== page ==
The Judaizers of Galatians 2:14 were never named. However, their legalistic reach was so extensive that it incurred Paul's wrath. Similarly, we discovered at our prayer that with today's Romanizers the results have led to a stupefaction of many in the church. An insistence on a return to a legalistic way of understanding and being church has undermined the vision of the Spirit-led Gospel outlined by the fathers of the Second Vatican Council. However, unlike the Galatian church, which seemed to have been almost entirely stupefied, today we find that while some have embraced this Romanizing, many more are either confused or angered by it while millions of others have simply abandoned it.

Further reflection on the day's Gospel led us to see that too often now we have "fathers" who are giving us stones and scorpions rather than the Holy Spirit. And just as Paul wondered what had happened in the Galatian church, we can ask the same question today about our Catholic church: Have we become stupefied by the law of these fathers in a way that is actually undermining the integrity of local churches in order to preserve laws around a priesthood that is only male and celibate (at least in the Latin Rite)? Rather than protesting we find a stupefied silence.

This thinking led me to recall an incident that happened at the end of a three-day conference I gave to a diocese's presbyterate. My topic was ecclesiology.

I was told about the diocese's commitment not to close any parishes in order to preserve its familial, rural nature. However, it already had fewer priests than parishes. Data also showed that within 20 years only half of the parishes would have their own priest.

Toward the end of my remarks, the bishop said something like: "Mike, we've heard about your ecclesiology and thank you. Now, given what we've shared with you, what would you say to us about our future?"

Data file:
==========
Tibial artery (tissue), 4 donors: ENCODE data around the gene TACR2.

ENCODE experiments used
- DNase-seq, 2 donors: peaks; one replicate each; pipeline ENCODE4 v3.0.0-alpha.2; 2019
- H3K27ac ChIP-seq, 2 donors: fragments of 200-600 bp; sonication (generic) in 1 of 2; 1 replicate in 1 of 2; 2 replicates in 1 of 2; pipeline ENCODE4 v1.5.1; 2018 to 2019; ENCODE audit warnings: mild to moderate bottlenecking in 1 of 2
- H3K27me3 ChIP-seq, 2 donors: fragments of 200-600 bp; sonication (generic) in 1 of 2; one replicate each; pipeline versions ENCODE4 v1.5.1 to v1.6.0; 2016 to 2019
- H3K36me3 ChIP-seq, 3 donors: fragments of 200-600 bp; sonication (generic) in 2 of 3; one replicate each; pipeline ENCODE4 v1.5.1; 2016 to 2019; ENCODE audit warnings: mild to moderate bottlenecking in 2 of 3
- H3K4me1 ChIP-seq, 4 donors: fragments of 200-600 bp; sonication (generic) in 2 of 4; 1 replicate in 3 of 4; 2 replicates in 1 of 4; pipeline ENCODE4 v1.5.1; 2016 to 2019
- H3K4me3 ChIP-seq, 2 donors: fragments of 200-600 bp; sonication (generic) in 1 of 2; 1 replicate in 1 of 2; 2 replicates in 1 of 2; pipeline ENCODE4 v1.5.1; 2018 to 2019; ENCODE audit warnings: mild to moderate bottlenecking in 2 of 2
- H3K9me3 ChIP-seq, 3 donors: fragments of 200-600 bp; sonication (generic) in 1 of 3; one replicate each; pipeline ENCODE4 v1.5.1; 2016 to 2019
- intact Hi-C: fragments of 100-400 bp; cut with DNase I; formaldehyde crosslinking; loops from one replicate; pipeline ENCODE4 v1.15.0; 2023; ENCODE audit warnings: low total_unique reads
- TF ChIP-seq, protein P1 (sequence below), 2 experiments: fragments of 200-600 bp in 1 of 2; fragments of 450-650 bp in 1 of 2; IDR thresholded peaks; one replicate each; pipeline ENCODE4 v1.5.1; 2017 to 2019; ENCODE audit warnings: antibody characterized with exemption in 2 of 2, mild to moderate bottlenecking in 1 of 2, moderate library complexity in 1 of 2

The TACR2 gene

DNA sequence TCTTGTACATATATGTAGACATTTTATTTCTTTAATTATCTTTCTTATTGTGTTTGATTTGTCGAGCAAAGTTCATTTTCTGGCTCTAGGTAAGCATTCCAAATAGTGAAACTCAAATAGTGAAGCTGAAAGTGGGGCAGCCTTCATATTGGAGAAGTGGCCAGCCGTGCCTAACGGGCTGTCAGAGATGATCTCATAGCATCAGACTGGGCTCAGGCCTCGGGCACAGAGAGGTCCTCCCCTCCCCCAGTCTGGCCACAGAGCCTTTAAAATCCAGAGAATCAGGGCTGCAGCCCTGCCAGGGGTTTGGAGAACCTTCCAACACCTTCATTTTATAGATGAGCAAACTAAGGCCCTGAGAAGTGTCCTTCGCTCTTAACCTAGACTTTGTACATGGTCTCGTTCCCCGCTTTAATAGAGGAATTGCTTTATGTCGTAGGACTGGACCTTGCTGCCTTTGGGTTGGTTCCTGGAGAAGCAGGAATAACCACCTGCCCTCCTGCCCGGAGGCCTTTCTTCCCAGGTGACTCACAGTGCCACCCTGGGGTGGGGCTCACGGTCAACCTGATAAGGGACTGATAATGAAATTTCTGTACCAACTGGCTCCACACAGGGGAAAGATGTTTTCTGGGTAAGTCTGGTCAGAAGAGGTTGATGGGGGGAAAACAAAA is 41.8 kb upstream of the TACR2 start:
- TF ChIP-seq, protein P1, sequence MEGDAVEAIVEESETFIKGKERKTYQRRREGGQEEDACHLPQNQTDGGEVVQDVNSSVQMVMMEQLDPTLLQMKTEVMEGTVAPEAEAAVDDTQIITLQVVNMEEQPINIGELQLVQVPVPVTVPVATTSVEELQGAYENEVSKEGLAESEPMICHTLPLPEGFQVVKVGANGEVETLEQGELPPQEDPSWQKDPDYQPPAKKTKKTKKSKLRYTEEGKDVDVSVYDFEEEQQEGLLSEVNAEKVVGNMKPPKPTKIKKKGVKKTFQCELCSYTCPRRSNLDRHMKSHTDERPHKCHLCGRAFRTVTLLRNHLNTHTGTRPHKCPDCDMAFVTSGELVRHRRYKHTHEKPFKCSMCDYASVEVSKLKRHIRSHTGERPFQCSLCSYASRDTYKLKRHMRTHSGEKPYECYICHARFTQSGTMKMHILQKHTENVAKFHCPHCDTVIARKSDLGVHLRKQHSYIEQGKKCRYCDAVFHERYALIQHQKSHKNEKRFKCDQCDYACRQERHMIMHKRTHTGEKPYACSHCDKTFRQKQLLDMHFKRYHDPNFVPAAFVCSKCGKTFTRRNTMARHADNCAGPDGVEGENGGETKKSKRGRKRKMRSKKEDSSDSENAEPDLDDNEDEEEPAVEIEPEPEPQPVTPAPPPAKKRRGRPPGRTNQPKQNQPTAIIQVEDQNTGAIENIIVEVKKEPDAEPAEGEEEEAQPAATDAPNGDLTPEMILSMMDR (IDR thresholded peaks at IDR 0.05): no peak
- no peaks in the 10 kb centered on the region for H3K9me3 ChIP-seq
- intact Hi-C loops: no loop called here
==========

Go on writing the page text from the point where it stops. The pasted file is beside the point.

To this I responded: "Bishop, do you really want me to say what I think?"

"Yes," he replied.

I began by recalling the data he and others had shared with me about the same number of parishes but an ever-dwindling number of priests. I then said something like: "This is what I would do. I would have a two-pronged approach. First, I would take sufficient time to form all the people in good ecclesiology, especially eucharistic theology. Once all the stakeholders seem sufficiently formed and informed, I would notify the various ecclesiastical authorities involved that I am giving them one year to change church law to enable married men to be ordained priests. If they refuse, I would go ahead and ordain those existing deacons who are brought forward by the people and expand the candidates from there."

Dead silence met my suggestions. However, I might also add, my thoughts did not elicit any reaction that might indicate my suggestion was "stupid"!

Such silence makes me ask: What stupefaction has taken place in our church that allows fear of some unknown or unnamed Romanizers to insist on manmade rules that are undermining existing eucharistic communities around the world? Are these laws for the good of the people or to preserve the rule and rulers of celibate patriarchy?

For many years Pope Benedict XVI has bemoaned the fact that the Catholic church seems composed of children who have not grown up in the faith. While he has not used the word stupid, he has called for a maturation of faith based on a personal relationship with Jesus Christ. I believe that if we would be grounded in this kind of faith, we could begin to get our priorities in order. This would start with the realization that it's more important to have vibrant eucharistic communities than preserving a manmade law that says the presiders must be celibate. Given the statistics of ever-declining numbers of Catholics participating in their parishes, not to move in this direction would be considered stupid by most thinking people. If we don't change, we will continue having the fathers give the children stones and scorpions instead of the Spirit.

[Michael H. Crosby is a Capuchin Franciscan priest living in Milwaukee. His latest book is Repair My House: Becoming a "Kindom" Catholic.]